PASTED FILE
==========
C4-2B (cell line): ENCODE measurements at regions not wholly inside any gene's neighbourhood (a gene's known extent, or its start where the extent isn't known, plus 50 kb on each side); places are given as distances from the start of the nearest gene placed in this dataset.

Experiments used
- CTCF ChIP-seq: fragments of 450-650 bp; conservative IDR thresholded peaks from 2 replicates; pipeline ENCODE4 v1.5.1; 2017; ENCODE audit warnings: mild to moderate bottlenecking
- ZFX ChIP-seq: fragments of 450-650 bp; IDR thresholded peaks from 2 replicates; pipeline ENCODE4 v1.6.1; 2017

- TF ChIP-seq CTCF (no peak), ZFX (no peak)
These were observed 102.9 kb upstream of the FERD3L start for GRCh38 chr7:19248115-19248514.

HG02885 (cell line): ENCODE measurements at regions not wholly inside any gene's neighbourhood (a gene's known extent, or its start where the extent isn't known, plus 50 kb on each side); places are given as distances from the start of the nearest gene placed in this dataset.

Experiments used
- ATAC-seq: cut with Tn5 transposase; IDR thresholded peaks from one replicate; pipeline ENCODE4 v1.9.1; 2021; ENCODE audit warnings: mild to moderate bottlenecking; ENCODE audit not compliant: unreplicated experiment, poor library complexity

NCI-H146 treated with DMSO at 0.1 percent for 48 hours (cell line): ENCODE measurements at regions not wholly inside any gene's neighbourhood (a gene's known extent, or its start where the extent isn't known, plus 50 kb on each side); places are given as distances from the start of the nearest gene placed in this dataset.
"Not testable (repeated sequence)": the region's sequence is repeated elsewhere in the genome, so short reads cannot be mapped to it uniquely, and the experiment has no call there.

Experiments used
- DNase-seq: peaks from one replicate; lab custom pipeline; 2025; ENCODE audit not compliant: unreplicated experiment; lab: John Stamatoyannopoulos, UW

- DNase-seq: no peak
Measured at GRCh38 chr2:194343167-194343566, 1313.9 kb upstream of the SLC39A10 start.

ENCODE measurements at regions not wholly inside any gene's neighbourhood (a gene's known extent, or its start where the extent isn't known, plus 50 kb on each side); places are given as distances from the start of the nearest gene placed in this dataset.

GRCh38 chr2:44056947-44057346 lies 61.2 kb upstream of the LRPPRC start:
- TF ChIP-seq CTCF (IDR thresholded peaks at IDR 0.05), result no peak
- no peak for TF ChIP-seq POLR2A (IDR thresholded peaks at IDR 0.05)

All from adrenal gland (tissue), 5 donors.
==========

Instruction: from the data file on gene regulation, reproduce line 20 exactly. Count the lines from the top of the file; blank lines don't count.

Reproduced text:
All from adrenal gland (tissue), 5 donors.